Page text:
I sat down with Gather Round Games Adi Slepack (Lead Game Designer) and Liz Roche (Designer and Community Manager) to talk about what makes this warm, light-hearted game about such a grim topic so compelling.
Someone Has Died is an improvisational storytelling game about the reading of a will and the strange and unique characters trying to claim the deceased’s estate.
We’re looking forward to having Liz and Adi at the store to Spotlight Someone Has Died on Wednesday 12/19 @ 7p. Participants can learn to play, meet the designers, and get their copy signed!
Richard: Tell me a little bit about Someone Had Died? How would you describe the game?
Adi: Someone Has Died is an improvised storytelling game that is set at a will arbitration. One player takes on the role of an estate keeper, who tells everyone else who has died, how they died, and what is left behind. Everyone else gets a hand of cards that they make characters from and they're ultimately trying to prove that they are the most worthy of the deceased's estate.
Liz: We like to think of it as a mixture of a judge-based party game with a tabletop RPG, in that it gives players a chance to build a character in a shorter, more accessible way.
Richard: So tell me more about this idea of a story game.
Adi: I think storytelling game would be a better term... these take lots of different forms, but in our case, we hope Someone Has Died prioritizes the experience of making a strange argument for why you deserve a dead dude’s stuff over the win condition. Like, you're supposed to convince the estate keeper that you're the most deserving of the fortune, but we honestly prefer it when players lean into their characters regardless of how good or bad it makes their prospects of taking home the estate.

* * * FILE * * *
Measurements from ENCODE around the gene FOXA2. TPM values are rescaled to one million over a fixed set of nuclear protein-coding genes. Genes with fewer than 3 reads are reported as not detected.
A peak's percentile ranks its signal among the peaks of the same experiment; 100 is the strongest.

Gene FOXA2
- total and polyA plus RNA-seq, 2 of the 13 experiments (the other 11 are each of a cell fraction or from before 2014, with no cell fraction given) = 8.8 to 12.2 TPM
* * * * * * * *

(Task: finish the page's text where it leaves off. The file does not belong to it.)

Richard: So even though there's a winner, it's more about character building?
Adi: Yeah, exactly.
Liz: Because it's a subjective win condition, we find that most players will pretty much sabotage their chances of winning the fortune if it means telling a better story or making everyone around the table laugh, and that's something we tried to incentivize while designing the game.
Richard: So I've played the game, and I loved how charming the characters were. I know the two of you have played and demoed the game a lot now. Are there any memorable characters people have played that really stick out to you?
Adi: I almost brought up a story about the girl who needed the fortune for a butt transplant, but I don't know if that qualifies as charming.
Liz: Adi, I think you were telling me about a game over the weekend where someone played the Smart Baby as just an above-average-intelligence baby, and spent the whole game only saying "googoo gaga."
Adi: That must've been one of our booth helpers, but that sounds amazing.
Liz: I also played a game where someone was Poseidon, and they spent the whole game plotting against their mortal enemy, Aquaman.
Adi: So – for some context – we spent this weekend at PAX Unplugged in Philadelphia. Someone who played at a different convention nearly 6 months ago came by our booth this weekend. The two of us were able to piece together how he played Spiderface and used his Instagram page to spread awareness of his condition or something like that. It was pretty remarkable. As you can see, it's hard to pick just one memorable story.